Cast iron cookware has made a stunning resurgence in our culinary world in the past decade or so.
Skillet cookies, Dutch oven breads, campfire-cooked meals and a host of comforting stews and soups cover Pinterest feeds all over, all touting the benefits of cooking with tried-and-true cast iron cookware. After all, it’s a type of cookware that’s been in use for centuries and has been perfected by craftsmen and manufacturers around the world. Cast iron only went out of fashion in the 1950s after the electric stove was invented along with aluminum-based cookware, though cast iron never truly left the market.
Now, though, it seems to be making a resurgence not just for its superior nonstick qualities, but also for its toxin- and additive-free material structure, since cast iron is molded from a single piece of iron-carbon alloy. And, because of its ability to get seasoned, cast iron actually gets better with age! This puts it high above other nonstick pots and pans which use toxic PFAS (per- and polyfluoroalkyl substance) compounds, like Teflon.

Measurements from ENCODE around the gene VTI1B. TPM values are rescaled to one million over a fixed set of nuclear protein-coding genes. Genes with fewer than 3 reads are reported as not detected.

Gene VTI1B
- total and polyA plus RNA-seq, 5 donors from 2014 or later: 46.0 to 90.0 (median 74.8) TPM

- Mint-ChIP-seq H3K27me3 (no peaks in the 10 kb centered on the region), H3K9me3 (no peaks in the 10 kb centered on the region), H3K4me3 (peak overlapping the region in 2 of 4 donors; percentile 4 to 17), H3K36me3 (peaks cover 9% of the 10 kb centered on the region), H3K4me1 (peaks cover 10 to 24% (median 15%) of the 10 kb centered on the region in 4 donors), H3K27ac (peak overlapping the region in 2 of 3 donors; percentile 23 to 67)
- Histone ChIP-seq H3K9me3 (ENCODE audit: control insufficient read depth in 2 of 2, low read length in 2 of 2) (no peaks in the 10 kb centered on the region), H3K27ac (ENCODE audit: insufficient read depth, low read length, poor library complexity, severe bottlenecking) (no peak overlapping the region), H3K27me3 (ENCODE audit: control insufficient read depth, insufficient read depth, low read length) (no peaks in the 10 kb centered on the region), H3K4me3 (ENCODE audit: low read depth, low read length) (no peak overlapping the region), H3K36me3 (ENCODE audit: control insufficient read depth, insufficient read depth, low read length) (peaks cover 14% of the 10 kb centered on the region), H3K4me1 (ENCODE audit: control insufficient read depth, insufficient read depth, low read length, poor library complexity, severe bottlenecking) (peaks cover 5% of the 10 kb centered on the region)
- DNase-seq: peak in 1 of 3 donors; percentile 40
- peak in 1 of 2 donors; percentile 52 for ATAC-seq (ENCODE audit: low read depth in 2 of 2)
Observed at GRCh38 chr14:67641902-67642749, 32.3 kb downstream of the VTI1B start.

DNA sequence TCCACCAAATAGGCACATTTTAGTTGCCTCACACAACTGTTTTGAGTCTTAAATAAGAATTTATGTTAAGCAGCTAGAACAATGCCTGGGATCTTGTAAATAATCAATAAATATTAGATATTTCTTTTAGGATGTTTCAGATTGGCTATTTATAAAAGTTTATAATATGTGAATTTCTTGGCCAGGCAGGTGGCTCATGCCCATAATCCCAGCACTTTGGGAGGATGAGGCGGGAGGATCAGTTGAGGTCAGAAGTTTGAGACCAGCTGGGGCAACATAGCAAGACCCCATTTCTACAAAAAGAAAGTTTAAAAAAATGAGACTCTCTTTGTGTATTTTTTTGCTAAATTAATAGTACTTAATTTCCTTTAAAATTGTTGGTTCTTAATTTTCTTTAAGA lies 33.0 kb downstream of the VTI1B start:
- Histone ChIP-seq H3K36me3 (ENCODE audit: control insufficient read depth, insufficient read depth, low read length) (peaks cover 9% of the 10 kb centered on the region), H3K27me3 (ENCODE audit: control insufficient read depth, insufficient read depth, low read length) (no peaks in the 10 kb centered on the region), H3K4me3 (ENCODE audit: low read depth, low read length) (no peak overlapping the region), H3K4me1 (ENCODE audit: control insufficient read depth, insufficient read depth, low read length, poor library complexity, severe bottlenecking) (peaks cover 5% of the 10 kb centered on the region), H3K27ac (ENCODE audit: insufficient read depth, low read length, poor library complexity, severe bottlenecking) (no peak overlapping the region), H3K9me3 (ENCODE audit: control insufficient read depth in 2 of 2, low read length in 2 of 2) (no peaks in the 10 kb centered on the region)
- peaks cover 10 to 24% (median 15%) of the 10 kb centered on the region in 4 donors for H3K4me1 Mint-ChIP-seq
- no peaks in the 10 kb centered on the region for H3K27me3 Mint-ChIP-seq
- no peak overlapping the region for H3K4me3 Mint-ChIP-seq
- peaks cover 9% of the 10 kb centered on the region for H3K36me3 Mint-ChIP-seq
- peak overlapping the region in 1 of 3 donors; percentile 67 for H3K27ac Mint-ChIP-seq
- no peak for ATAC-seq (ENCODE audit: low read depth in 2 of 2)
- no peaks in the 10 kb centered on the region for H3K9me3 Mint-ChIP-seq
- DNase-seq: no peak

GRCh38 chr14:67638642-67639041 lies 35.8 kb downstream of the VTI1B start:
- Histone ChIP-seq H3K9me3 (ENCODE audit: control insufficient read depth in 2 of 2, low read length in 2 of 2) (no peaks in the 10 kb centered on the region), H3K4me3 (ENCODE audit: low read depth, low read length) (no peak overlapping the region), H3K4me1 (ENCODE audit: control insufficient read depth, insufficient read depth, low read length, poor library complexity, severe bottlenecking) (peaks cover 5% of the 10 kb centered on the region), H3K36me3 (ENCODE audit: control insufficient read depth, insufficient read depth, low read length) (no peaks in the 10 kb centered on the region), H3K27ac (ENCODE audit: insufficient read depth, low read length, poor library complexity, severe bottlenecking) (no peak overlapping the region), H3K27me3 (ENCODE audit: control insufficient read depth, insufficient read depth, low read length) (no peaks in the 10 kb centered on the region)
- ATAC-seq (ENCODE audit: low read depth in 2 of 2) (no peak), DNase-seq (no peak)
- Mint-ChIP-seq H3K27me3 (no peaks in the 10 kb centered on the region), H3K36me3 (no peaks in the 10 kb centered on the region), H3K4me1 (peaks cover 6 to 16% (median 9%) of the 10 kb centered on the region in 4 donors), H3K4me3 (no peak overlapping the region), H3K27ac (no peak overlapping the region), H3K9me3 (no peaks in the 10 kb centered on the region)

And therein lies the heart of what makes cast iron cookware so special — its seasoning ability! A well-seasoned cast iron pot can last generations and can work better and better as time goes by.
If you’ve ever had any reservations about using cast iron, such as its intimidating care routine, we’re here to set the record straight. It’s not all as complicated as some may make it out to be, and it’s a lot more accessible to cooks of any level of experience than one may have thought.
So, let’s dive in!
The definitive cast iron care guide
Cleaning cast iron
It’s always a good idea to give new pots and pans a wash before their first use, so we’ll start with the cleaning guide first.
Now, you may have heard that washing cast iron with soap is the cardinal sin of the culinary world, but it’s really not that big of a deal!. You definitely don’t want to make a habit of it, but one or two sudsy scrubs a year isn’t going to ruin your cast iron. The first wash is one of those times, as it will get rid of any rusty bits or factory residue.